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Bourgeois Dignity: Why Economics Can't Explain the Modern World
Deirdre Nansen McCloskey
University of Chicago Press, 2010
592 pp., 50.00
Andrew P. Morriss
The Bourgeois Revaluation
When you read Bourgeois Dignity: Why Economics Can't Explain the Modern World, the second volume in a projected six-book series by economist Deidre McCloskey explaining the origins of the world we live in, you learn in the first nine pages that the average person anywhere in the world in 1800 consumed little. Not just less than we do today—our ancestors consumed tiny amounts in absolute terms. Expressed in modern prices and correcting for the cost of living, McCloskey puts average consumption throughout the world in 1800 at about $3 per day. A few consumed more, some consumed less, but around $3 per day was the total for food, housing, everything. Depressingly, almost everyone in 1800 would have expected his or her descendants long into the future also to consume about $3 per day, since almost everyone's ancestors had been consuming about $3 a day for as long as people had been around. There was much else wrong with the world in 1800—slavery was common, life expectancy short, famines frequent, illiteracy widespread, women oppressed—but the $3 per day figure captures a major part of why we should be glad we live today instead of then.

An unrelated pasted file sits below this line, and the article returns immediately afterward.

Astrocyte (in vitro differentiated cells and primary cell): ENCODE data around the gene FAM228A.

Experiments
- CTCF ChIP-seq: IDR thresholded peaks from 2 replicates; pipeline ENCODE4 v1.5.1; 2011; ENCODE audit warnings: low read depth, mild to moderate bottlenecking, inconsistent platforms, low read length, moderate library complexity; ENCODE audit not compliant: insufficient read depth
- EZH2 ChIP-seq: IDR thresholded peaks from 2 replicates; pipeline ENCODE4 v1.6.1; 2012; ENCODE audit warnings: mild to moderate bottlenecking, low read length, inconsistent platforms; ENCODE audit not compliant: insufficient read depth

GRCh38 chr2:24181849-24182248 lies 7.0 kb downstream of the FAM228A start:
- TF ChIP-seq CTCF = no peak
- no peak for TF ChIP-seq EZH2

Fortunately for us, people in 1800 were wrong about their descendants' future. Life rapidly got much better. As McCloskey notes, people in France now consume about $100 per day; in the U.S., $120 per day; in Norway, $137 per day. True, people in China consume "only" about $13 per day; that's still much better than $3 per day and a four-fold increase in the thirty-five or so years since the nightmare of the Cultural Revolution is amazing. Moreover, of the 6.7 billion people in the world, 5.7 billion are doing extremely well by historical standards. Yes, the "bottom billion" are still stuck where everyone was prior to 1800, but the other 5.7 billion are much, much better off.
McCloskey begins Bourgeois Dignity by recounting these numbers (and quite a few more) to ask the question: What happened in 1800? Specifically, what ...